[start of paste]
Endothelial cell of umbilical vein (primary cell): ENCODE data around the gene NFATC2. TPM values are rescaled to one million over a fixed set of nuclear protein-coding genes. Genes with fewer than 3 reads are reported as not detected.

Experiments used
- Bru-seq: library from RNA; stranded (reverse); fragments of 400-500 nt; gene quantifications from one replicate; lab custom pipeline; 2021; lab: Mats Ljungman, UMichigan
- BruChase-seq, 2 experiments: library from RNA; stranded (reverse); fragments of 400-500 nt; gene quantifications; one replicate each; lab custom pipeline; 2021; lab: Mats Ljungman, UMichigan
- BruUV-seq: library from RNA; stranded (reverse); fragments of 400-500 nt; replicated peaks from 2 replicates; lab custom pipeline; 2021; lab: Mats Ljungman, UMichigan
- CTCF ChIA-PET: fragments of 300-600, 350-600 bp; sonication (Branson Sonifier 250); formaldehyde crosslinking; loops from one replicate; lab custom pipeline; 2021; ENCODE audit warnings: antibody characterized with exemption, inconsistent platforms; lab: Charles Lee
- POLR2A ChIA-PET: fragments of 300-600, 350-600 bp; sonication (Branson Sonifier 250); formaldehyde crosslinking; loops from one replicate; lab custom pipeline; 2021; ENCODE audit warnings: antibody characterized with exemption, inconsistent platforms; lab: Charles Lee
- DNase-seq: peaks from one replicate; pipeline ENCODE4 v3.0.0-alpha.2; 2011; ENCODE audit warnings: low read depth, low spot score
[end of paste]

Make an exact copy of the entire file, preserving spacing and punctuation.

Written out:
Endothelial cell of umbilical vein (primary cell): ENCODE data around the gene NFATC2. TPM values are rescaled to one million over a fixed set of nuclear protein-coding genes. Genes with fewer than 3 reads are reported as not detected.

Experiments used
- Bru-seq: library from RNA; stranded (reverse); fragments of 400-500 nt; gene quantifications from one replicate; lab custom pipeline; 2021; lab: Mats Ljungman, UMichigan
- BruChase-seq, 2 experiments: library from RNA; stranded (reverse); fragments of 400-500 nt; gene quantifications; one replicate each; lab custom pipeline; 2021; lab: Mats Ljungman, UMichigan
- BruUV-seq: library from RNA; stranded (reverse); fragments of 400-500 nt; replicated peaks from 2 replicates; lab custom pipeline; 2021; lab: Mats Ljungman, UMichigan
- CTCF ChIA-PET: fragments of 300-600, 350-600 bp; sonication (Branson Sonifier 250); formaldehyde crosslinking; loops from one replicate; lab custom pipeline; 2021; ENCODE audit warnings: antibody characterized with exemption, inconsistent platforms; lab: Charles Lee
- POLR2A ChIA-PET: fragments of 300-600, 350-600 bp; sonication (Branson Sonifier 250); formaldehyde crosslinking; loops from one replicate; lab custom pipeline; 2021; ENCODE audit warnings: antibody characterized with exemption, inconsistent platforms; lab: Charles Lee
- DNase-seq: peaks from one replicate; pipeline ENCODE4 v3.0.0-alpha.2; 2011; ENCODE audit warnings: low read depth, low spot score